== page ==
Article by Patrick G. Barry, Sarbjit S. Basra and Claire M.C. Kennedy
Despite reduced activity levels in recent years, private equity has grown to be a significant alternative asset class in Canada.
Private equity activity in Canada has, as in the U.S. and elsewhere, continued to suffer the effects of the relatively weak investment environment that has persisted since 2001. Nevertheless, the total amount of capital committed to private equity in Canada rose by the end of 2003 to C$48.6 billion (an increase of over C$8 billion from 2002). Of this amount, the buyout and the venture capital sectors comprised approximately 47% each, with the remaining 6% being accounted for by the mezzanine debt sector.
Private independent fund managers represented 36% (C$17.5 billion) of the total capital, followed by institutional investors at 32% (C$15.4 billion) committed to private equity in 2003, labor-sponsored venture capital corporations and provincial venture capital corporations at 19% (C$9.2 billion), corporate funds (i.e., divisions or subsidiaries of Canadian financial or industrial corporations) at 8% (C$4.1 billion) and government funds at 5% (C$2.5 billion).
Overall, institutional investors accounted for approximately 50% of the private equity funding in Canada in 2003, with over 90% of this amount coming from the largest public sector pension funds. Individual investors and Canadian financial and industrial corporations are the other major sources of capital for private equity funds in Canada, re p resenting 21% and 14% of the total amount committed in 2003, respectively.1
Major Players: Recent Developments
With respect to institutional investors, the Canadian private equity market is dominated by a relatively small number of pension funds and institutions, such as the Canada Pension Plan Investment Board, Ontario Teachers' Pension Plan Board ("Teachers"), Ontario Municipal Employees Retirement System ("OMERS"), Hospitals of Ontario Pension Board, CDP Capital (the private equity arm of the Caisse de depot et placement du Quebec), Alberta Revenue and British Columbia Investment Management Corporation. In 2003 and 2004, a number of these institutions, such as Teachers' and OMERS, announced an intention to allocate additional capital to direct investing activities, although they have also indicated a continued intention to invest in private partnerships sponsored by Canadian private equity firms. This move to greater direct investing is expected to have some effect on the ability of Canadian-based private equity firms to raise new funds, although the extent of that effect has yet to be felt.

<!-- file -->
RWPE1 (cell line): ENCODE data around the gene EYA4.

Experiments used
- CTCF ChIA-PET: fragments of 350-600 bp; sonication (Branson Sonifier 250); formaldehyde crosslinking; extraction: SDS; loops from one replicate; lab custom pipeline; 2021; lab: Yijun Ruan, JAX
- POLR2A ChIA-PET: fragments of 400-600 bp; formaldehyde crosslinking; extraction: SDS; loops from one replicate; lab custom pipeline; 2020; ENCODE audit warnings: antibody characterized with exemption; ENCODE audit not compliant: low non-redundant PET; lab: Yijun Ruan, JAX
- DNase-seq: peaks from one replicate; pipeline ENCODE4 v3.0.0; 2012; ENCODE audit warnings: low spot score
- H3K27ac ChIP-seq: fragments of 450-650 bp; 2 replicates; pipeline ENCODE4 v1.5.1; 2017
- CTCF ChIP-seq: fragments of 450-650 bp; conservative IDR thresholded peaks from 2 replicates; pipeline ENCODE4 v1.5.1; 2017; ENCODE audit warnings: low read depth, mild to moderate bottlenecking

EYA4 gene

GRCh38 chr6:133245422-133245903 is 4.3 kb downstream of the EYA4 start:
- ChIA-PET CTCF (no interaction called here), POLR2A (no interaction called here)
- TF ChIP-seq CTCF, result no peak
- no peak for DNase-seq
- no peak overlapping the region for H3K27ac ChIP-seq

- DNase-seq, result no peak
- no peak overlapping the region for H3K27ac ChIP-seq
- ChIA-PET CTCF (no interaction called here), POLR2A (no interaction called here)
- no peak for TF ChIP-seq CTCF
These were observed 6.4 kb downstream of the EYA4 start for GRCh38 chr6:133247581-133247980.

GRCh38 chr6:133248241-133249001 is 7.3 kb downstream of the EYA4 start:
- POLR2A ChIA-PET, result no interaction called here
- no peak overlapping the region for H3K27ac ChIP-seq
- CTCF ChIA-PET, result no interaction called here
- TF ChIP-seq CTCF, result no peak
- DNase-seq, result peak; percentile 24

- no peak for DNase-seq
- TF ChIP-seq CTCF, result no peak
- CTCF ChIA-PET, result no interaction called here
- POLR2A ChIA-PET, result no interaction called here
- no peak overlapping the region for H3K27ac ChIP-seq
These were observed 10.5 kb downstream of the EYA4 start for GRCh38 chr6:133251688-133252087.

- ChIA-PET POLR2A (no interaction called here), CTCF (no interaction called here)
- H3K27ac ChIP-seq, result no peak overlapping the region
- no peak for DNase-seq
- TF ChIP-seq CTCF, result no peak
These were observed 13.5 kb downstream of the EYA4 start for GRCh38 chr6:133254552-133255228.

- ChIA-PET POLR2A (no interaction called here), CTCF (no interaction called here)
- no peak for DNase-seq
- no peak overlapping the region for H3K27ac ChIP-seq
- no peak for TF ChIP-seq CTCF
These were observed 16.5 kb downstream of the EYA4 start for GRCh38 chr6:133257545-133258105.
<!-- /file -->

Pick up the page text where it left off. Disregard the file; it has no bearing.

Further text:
With respect to fund sponsors, private equity firms of various sizes are active in the Canadian private equity market in a wide range of investment categories: venture (early, mid and late stage), buyout, mezzanine debt and funds of funds, with further segmentation based on geographic and other factors such as the type and size of the target investment opportunities. In addition, certain fund sponsors limit their funds to particular industries such as real estate and infrastructure projects. Moreover, a number of fund sponsors are institutions that have established a fund to serve as that institution's exclusive or primary private equity vehicle for certain types of deal flow initiated by that institution.
The final closing in 2004 of the C$2.2 billion Onex Partners LP, which will focus on buyout opportunities in North America, was a significant development in the Canadian private equity industry as it created the largest private equity fund formed by a Canada-based sponsor/manager. In addition, the following fund sponsors completed fundraising for the following funds in 2003 and 2004:
CAI Capital Partners and Co. III (C$375 million, buyout)
EdgeStone Capital Partners
EdgeStone Capital Equity Fund II (C$361 million, equity securities of mid-market companies)
EdgeStone Capital Venture Fund II (C$102 million to date, earlystage technology companies)
Jefferson Partners IV (C$150 million, venture)
McKenna Gale Capital
MG Stratum Fund III (C$305 million, mezzanine debt)
TD Capital Mezzanine Partners
TD Capital Mezzanine Partners Fund (C$500 million, mezzanine debt)